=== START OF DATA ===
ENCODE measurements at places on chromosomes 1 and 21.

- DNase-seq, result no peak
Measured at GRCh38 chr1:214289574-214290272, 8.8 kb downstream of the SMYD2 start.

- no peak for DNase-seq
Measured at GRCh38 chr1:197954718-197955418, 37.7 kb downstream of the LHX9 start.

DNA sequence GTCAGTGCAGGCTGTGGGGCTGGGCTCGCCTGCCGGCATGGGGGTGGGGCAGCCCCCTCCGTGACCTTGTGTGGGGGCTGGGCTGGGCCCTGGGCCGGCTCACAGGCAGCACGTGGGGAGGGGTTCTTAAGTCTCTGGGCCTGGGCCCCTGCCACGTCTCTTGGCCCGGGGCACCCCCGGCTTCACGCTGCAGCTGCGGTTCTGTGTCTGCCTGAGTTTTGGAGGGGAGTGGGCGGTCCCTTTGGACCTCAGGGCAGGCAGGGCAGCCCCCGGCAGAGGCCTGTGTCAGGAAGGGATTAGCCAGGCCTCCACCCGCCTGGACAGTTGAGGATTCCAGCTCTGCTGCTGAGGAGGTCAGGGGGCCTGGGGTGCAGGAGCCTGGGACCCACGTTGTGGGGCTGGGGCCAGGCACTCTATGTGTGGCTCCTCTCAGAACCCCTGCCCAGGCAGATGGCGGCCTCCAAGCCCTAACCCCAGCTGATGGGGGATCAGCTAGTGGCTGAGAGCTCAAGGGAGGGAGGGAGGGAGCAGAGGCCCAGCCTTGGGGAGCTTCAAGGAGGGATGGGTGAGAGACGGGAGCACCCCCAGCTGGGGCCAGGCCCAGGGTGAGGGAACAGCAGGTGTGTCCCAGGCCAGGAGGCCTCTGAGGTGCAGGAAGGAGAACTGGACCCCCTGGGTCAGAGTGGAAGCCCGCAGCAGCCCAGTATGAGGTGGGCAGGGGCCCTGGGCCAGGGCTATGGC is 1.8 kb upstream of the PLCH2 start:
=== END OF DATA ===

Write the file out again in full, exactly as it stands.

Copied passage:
ENCODE measurements at places on chromosomes 1 and 21.

- DNase-seq, result no peak
Measured at GRCh38 chr1:214289574-214290272, 8.8 kb downstream of the SMYD2 start.

- no peak for DNase-seq
Measured at GRCh38 chr1:197954718-197955418, 37.7 kb downstream of the LHX9 start.

DNA sequence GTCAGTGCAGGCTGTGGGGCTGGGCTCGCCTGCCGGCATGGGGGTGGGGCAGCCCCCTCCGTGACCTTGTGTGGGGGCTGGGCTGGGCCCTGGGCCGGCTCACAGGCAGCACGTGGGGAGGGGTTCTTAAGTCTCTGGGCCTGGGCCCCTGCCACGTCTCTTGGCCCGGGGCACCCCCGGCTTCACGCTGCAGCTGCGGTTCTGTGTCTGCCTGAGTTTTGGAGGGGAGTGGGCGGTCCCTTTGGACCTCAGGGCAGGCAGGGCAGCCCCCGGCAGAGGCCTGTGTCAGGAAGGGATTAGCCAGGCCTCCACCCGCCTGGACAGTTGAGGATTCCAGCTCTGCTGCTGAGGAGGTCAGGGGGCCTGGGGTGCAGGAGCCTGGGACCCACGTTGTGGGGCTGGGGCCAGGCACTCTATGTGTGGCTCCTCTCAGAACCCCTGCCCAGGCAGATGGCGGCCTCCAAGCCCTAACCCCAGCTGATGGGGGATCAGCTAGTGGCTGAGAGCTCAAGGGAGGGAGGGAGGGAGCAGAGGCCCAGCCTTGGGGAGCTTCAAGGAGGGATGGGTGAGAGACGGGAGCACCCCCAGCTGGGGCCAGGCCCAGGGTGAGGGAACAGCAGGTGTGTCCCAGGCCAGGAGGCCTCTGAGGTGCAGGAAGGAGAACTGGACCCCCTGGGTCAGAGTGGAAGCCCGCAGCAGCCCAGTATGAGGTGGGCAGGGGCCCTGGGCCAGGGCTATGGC is 1.8 kb upstream of the PLCH2 start: